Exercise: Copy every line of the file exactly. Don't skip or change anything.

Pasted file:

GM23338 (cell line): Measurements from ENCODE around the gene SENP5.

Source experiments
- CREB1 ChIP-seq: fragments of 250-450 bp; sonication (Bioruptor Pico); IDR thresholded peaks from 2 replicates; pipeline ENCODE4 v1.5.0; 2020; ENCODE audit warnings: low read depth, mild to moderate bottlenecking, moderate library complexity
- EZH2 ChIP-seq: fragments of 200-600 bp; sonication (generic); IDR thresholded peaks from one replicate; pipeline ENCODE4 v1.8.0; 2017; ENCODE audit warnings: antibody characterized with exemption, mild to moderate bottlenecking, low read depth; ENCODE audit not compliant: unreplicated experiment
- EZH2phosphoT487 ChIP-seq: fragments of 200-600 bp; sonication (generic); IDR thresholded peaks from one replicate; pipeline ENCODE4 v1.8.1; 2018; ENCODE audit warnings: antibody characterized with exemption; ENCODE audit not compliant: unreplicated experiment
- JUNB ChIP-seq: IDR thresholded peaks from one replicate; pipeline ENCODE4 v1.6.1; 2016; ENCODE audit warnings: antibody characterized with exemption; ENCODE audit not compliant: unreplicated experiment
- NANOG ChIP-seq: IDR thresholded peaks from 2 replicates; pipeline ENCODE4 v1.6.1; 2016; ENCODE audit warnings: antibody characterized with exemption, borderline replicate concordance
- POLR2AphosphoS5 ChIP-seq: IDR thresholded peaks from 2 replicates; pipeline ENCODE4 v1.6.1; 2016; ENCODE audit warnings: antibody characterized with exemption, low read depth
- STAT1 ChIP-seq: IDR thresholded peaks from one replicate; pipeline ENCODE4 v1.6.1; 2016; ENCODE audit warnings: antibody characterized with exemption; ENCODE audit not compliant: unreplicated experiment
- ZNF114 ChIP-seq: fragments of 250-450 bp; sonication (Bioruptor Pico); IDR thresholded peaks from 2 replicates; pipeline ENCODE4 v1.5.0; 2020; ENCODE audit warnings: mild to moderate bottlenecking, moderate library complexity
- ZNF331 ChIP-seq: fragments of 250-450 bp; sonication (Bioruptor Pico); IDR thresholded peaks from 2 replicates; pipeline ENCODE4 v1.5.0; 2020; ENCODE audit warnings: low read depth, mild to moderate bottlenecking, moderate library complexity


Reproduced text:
GM23338 (cell line): Measurements from ENCODE around the gene SENP5.

Source experiments
- CREB1 ChIP-seq: fragments of 250-450 bp; sonication (Bioruptor Pico); IDR thresholded peaks from 2 replicates; pipeline ENCODE4 v1.5.0; 2020; ENCODE audit warnings: low read depth, mild to moderate bottlenecking, moderate library complexity
- EZH2 ChIP-seq: fragments of 200-600 bp; sonication (generic); IDR thresholded peaks from one replicate; pipeline ENCODE4 v1.8.0; 2017; ENCODE audit warnings: antibody characterized with exemption, mild to moderate bottlenecking, low read depth; ENCODE audit not compliant: unreplicated experiment
- EZH2phosphoT487 ChIP-seq: fragments of 200-600 bp; sonication (generic); IDR thresholded peaks from one replicate; pipeline ENCODE4 v1.8.1; 2018; ENCODE audit warnings: antibody characterized with exemption; ENCODE audit not compliant: unreplicated experiment
- JUNB ChIP-seq: IDR thresholded peaks from one replicate; pipeline ENCODE4 v1.6.1; 2016; ENCODE audit warnings: antibody characterized with exemption; ENCODE audit not compliant: unreplicated experiment
- NANOG ChIP-seq: IDR thresholded peaks from 2 replicates; pipeline ENCODE4 v1.6.1; 2016; ENCODE audit warnings: antibody characterized with exemption, borderline replicate concordance
- POLR2AphosphoS5 ChIP-seq: IDR thresholded peaks from 2 replicates; pipeline ENCODE4 v1.6.1; 2016; ENCODE audit warnings: antibody characterized with exemption, low read depth
- STAT1 ChIP-seq: IDR thresholded peaks from one replicate; pipeline ENCODE4 v1.6.1; 2016; ENCODE audit warnings: antibody characterized with exemption; ENCODE audit not compliant: unreplicated experiment
- ZNF114 ChIP-seq: fragments of 250-450 bp; sonication (Bioruptor Pico); IDR thresholded peaks from 2 replicates; pipeline ENCODE4 v1.5.0; 2020; ENCODE audit warnings: mild to moderate bottlenecking, moderate library complexity
- ZNF331 ChIP-seq: fragments of 250-450 bp; sonication (Bioruptor Pico); IDR thresholded peaks from 2 replicates; pipeline ENCODE4 v1.5.0; 2020; ENCODE audit warnings: low read depth, mild to moderate bottlenecking, moderate library complexity